Savings Bond Alert #004

Friday, August 20th, 2004
Categorized as: Savings Bond Alerts

Treasury assists Florida storm victims

The Treasury will assist victims of Tropical Storm Bonnie and Hurricane Charley by expediting the replacement or payment of Savings Bonds. The emergency procedures are effective immediately and will allow authorized banks to redeem Series EE and I savings bonds that are less than one year, for old residents of the affected areas, through the end of September 2004.

The counties in Florida affected include: Brevard, Charlotte, Collier, DeSoto, Dixie, Duval, Glades, Hardee, Hendry, Highlands, Indian River, Lake, Lee, Levy, Manatee, Monroe, Okeechobee, Orange, Osceola, Pasco, Polk, St. Johns, Sarasota, Seminole, and Volusia.

The Treasury will also expedite the replacement of bonds lost or destroyed. Bond owners should complete form PD F-1048. There’s a link to this form on the Forgotten, Stolen, Lost, or Destroyed Savings Bonds page on our web site. Bond owners should write the word “DISASTER” on the front of their envelopes to help expedite the processing of claims.

Enhancement added to TreasuryDirect

You can now contribute funds to your TreasuryDirect account by scheduling regular payroll deductions with your employer, by setting up electronic deposits with your financial institution or by using deductions from other sources of income such as pensions or annuities.

Funds received from any of these sources go into a new kind deposit in your TreasuryDirect account that’s called a Zero-Percent Certificate of Indebtedness or C of I. In addition to havnig funds transferred into a C of I, you can redeem bonds into them, you can buy bonds with them, and you can have C of I funds transferred to your bank account.

Note that if you use this feature to schedule regular deposits into your TreasuryDirect account, you also have to set up regular purchases of Savings Bonds within Treasury Direct, or your money will just sit in the C of I, earning “Zero Percent”.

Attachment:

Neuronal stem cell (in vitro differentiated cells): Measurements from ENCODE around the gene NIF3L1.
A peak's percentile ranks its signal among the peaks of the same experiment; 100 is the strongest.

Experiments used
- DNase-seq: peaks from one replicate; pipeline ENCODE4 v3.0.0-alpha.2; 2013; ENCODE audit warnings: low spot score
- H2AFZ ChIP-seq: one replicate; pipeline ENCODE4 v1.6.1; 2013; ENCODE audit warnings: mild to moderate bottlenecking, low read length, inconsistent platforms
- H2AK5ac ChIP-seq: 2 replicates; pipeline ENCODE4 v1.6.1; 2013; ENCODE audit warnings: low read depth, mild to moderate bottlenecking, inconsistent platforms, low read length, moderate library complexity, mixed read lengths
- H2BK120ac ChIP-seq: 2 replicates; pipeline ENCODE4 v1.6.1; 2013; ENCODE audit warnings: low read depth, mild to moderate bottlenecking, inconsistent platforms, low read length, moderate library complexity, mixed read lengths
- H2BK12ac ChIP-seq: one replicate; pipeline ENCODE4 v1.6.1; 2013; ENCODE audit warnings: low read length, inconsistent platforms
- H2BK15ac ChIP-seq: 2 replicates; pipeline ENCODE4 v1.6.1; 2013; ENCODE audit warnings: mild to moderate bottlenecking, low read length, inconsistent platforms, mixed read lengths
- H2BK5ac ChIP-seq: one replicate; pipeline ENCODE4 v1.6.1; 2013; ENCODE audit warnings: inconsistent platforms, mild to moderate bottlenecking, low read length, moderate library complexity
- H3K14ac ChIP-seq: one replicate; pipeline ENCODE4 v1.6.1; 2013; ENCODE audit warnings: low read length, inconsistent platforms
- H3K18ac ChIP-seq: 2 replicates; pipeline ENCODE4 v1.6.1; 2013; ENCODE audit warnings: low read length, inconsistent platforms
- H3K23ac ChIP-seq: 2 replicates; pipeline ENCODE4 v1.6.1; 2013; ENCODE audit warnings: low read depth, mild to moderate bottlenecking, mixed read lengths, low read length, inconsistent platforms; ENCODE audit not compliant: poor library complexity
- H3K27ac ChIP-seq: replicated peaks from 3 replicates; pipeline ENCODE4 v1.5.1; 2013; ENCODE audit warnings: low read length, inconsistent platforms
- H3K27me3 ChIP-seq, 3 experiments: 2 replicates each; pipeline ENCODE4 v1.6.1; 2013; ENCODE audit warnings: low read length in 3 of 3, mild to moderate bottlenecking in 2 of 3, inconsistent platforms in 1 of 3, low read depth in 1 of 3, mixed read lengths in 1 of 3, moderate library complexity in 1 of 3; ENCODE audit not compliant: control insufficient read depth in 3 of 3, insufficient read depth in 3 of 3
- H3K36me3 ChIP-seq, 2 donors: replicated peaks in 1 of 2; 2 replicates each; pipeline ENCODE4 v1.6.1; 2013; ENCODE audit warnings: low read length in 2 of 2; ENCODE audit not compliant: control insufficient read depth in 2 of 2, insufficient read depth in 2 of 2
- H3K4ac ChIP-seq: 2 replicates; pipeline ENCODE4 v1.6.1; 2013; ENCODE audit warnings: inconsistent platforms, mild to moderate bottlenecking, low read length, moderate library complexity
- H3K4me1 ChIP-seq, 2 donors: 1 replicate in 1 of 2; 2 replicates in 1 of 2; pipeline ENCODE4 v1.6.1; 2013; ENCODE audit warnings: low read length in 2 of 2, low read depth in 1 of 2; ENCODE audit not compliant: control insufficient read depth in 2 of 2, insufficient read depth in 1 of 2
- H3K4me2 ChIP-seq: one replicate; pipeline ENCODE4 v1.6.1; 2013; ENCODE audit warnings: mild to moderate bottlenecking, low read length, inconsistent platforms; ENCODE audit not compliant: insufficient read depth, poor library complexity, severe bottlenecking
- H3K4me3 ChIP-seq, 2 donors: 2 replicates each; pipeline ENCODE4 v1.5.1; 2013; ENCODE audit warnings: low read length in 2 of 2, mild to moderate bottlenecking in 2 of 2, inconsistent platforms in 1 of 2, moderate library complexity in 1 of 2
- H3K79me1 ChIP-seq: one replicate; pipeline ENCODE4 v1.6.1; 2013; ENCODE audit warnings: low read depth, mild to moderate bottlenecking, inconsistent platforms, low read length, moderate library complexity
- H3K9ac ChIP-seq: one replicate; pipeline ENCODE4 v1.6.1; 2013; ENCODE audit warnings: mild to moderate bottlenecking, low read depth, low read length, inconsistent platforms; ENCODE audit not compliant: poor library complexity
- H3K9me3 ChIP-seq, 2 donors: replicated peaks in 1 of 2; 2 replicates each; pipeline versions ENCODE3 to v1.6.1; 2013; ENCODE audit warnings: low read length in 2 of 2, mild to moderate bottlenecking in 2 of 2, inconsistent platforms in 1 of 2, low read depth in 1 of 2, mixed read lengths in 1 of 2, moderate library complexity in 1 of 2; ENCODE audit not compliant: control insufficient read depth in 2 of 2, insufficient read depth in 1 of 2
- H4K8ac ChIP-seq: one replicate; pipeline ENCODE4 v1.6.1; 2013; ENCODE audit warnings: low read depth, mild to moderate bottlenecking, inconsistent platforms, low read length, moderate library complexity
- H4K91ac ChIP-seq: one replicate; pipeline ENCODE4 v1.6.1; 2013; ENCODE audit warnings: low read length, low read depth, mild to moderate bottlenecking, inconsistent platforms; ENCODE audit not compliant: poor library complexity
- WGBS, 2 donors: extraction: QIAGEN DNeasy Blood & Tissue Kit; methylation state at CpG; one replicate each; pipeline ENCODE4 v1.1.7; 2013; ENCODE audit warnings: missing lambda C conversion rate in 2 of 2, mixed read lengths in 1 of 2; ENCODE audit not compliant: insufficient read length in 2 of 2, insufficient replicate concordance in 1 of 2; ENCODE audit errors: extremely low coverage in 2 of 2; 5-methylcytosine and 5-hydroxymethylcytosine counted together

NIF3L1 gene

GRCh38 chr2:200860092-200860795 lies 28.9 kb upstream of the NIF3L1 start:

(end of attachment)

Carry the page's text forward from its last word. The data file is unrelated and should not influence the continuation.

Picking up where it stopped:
Savings-Bonds-Alert blog recaps reader questions and our answers

We have established a web site for publishing some of the questions we receive from our readers along with our answers to the questions. All identifying information is removed to protect our readers’ privacy. The site allows others to add comments and you are welcome to do so.

This week we published a piece on the Series HH fade-out column written by Humburto Cruz, one of the country’s leading financial writers. You can see why if you read his article, which we link to from the piece, Humberto gets it right.

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FDIC Insured Certificates of Deposit can pay 1 or 2% more than savings bonds when held for a similar length of time. See top CD Rates Below:

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Comments Closed

June 1, 2010

After six years, over 400 posts, 3,680 real comments, and over 90,000 spam comments (thank you, Akismet, for making managing a blog with comments possible), I am closing public comments on Savings-Bond-Advisor.com. I will contine to update the main articles on this site, but not the comments.

Virtually every question about Savings Bonds has been asked and answered on this site multiple times. Use the search feature (see the box in the gray area near the top of this page) or the detailed menu on the lower part of the home page to find the information you're looking for. If you have a copy of Savings Bond Advisor, you can ask me a question here.

Tom Adams

Savings Bond Calculator



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